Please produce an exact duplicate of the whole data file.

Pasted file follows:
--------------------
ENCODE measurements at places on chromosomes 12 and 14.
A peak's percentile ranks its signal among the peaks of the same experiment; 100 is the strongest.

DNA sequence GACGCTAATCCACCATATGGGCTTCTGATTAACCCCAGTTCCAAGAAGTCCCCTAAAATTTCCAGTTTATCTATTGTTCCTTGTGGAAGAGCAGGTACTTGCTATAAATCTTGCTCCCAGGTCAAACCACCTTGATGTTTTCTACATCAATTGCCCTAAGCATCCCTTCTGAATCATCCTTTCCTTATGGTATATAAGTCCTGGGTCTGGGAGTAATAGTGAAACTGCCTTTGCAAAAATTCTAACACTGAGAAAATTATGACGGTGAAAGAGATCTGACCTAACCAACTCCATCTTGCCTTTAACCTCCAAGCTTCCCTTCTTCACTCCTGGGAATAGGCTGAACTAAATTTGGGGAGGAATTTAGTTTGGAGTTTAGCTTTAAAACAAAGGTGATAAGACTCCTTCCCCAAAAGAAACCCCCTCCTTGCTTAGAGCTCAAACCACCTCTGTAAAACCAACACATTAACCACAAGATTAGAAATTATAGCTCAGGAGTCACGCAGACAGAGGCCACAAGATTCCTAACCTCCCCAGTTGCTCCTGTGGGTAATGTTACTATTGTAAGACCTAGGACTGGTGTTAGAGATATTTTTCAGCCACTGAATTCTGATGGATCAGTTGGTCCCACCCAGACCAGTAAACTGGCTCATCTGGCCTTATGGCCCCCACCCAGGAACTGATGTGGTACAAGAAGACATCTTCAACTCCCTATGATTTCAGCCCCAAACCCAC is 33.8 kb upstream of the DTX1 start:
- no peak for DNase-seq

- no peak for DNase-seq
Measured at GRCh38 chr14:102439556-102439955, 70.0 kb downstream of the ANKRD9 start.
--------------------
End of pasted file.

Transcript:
ENCODE measurements at places on chromosomes 12 and 14.
A peak's percentile ranks its signal among the peaks of the same experiment; 100 is the strongest.

DNA sequence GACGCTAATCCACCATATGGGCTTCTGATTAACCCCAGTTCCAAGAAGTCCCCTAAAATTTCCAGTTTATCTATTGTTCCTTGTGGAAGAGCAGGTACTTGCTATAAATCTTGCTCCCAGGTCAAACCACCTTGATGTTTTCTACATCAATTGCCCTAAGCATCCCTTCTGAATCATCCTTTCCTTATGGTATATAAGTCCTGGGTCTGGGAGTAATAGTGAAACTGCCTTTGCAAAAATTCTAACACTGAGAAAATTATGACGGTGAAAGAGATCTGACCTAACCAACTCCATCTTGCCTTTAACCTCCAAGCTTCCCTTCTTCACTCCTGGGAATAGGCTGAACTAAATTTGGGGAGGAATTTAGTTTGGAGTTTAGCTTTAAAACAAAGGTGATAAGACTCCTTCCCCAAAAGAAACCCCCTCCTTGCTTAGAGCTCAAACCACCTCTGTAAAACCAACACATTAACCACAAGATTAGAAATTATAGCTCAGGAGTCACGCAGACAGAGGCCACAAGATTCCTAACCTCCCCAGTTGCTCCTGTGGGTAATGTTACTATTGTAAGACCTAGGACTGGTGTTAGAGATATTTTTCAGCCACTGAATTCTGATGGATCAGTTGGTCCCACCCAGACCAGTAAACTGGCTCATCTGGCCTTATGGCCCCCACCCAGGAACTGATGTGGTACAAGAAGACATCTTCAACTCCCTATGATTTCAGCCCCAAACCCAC is 33.8 kb upstream of the DTX1 start:
- no peak for DNase-seq

- no peak for DNase-seq
Measured at GRCh38 chr14:102439556-102439955, 70.0 kb downstream of the ANKRD9 start.